The diagram represents conditions at a particular instant; and all model makers agree that:
Part (b) shows how, after some time, reaction within the thickened layer causes propagation to occur, finally with uniform speed and layer thickness, into the unburned gas.
Part (c) shows the reaction-rate (plotted horizontally) versus temperature (plotted vertically on the same scale as parts (a) and (b)), which was used as the input to the calculation.
Recognised either explicitly (in MFM) or implicitly (in FLM) by the various model makers is that contact between the A and B "gas blocks" is intermittent, which is to say that, as a consequence of the turbulence, two such blocks:
Such a process is nowadays easily subjected to numerical analysis, the results of which may be represented as in the following colour plot.
What is noticeable is that the contours are symmetrical at early times, during which interdiffusion domiminates; and they become unsymmetrical later, when chemical reaction "catches up", just as was predicted by the old calculations of Figure 2.
The calculations were performed with the PHOENICS computer code, by the loading of library case 103 .
As will be explained in more detail below, it is the intermittency of these "brief encounters" which explains how volumetric reaction rate comes to be so closely connected with epsilon / k
It will also be shown that the brevity of the contact is such that, at the high Reynolds numbers that are commonly encountered, the interface layer must always be much thinner than the typical block size.
(d) The secondary reactions
Why FLM is superior to EBU is not that it is able to predict better the volumetric rate of progress of the main combustion reaction; for it is doubtful whether it can do this more often than not in circumstances of practical interest.
Its superiority lies in the fact that, through being able to estimate the distributions of the temperature and of chemical species within the interface layers, it allows calculation of the effects of secondary reactions such as those giving rise to oxides of nitrogen.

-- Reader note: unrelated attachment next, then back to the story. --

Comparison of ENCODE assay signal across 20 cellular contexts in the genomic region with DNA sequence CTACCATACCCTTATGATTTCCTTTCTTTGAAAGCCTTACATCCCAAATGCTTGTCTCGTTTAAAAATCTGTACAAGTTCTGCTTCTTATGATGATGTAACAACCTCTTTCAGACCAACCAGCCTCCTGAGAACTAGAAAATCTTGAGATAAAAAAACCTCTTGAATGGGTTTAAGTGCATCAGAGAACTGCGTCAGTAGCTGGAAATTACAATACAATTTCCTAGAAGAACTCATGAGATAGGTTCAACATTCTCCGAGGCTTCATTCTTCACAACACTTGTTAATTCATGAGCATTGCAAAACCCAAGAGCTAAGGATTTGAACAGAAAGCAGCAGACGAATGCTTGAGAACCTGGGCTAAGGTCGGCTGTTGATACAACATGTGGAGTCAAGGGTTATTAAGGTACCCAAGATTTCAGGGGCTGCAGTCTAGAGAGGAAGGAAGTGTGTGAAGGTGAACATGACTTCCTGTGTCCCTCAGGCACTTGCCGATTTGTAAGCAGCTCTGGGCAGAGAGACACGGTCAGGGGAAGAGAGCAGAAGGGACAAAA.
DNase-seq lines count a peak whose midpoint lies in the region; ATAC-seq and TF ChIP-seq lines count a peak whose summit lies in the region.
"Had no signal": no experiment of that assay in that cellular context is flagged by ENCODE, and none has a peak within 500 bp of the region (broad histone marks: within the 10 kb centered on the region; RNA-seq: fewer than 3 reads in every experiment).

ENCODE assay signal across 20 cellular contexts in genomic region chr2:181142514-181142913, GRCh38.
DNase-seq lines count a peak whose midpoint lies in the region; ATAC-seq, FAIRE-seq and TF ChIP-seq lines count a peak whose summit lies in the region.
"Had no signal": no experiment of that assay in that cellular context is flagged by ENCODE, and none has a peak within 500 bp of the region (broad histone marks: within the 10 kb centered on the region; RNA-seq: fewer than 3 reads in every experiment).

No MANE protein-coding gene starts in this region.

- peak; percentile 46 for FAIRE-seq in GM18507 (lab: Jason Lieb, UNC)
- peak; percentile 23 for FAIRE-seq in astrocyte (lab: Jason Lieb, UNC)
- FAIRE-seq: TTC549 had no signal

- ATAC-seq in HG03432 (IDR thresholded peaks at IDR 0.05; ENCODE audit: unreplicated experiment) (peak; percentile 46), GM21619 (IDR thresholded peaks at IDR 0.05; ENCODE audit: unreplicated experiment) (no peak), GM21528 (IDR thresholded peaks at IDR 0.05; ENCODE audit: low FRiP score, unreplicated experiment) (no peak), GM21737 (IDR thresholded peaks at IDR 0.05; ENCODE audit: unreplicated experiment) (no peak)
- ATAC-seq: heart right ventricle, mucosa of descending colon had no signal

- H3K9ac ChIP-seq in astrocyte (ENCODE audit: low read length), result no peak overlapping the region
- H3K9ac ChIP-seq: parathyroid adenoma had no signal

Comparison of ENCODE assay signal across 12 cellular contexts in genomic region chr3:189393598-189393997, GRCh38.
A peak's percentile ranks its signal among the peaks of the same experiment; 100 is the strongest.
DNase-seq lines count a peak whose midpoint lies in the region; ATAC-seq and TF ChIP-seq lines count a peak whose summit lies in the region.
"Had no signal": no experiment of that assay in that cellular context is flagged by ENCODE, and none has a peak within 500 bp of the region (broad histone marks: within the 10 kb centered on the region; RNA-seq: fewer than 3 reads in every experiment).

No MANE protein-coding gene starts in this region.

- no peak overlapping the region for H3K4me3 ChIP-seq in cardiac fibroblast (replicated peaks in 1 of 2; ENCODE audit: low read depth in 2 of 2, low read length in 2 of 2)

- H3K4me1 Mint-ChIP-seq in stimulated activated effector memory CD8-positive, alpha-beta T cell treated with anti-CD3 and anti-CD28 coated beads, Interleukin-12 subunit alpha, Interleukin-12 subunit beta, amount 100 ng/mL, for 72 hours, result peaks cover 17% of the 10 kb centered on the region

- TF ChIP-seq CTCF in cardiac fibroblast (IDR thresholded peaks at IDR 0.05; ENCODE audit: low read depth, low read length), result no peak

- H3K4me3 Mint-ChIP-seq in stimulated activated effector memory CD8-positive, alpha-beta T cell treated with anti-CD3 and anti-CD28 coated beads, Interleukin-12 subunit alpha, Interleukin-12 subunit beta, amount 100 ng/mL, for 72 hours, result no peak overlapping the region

As will be shown, MFM offers the same possibilities; and in more general circumstances; and, if care is taken to ensure that comparable chemical-kinetic and transport-property presumptions are made, there is no reason why MFM should not produced the same results as FLM, for conditions for which the latter is valid at all.
(a) MFM fundamentals
The multi-fluid model of turbulence has been described in numerous recent publications [10 to 20]; and most of these, and other explanatory material, can be viewed on CHAM's web-site: www.cham.co.uk. MFM is also available for activation in the PHOENICS computer code.
Here, therefore, only the main relevant ideas will be reviewed, as follows:
(b) connections with conventional turbulence-modelling concepts
The well-known epsilon and k quantities have already been referred to. It will be useful also to connect MFM concepts with three others, namely:
These quantities are inter-related by equally well-known relationships, namely:-
Since sigma has the dimensions of 1/length, being a measure of the average thickness of the gas fragments engaging in the coupling-and- splitting process, it can be expected to be proportional to the reciprocal of Lmix,
Therefore, to avoid having to introduce another constant, let it be taken as equal to this reciprocal, so that
It is necessary to distinguish between the sigma employed in the FLM from that which is employed in MFM; for FLM pays attention only to interfaces between fully-burned and fully-unburned gases; whereas MFM recognises that the coupling-and-splitting process is a consequence of the turbulence, which disregards the chemical compositions of the materials which are brought into contact.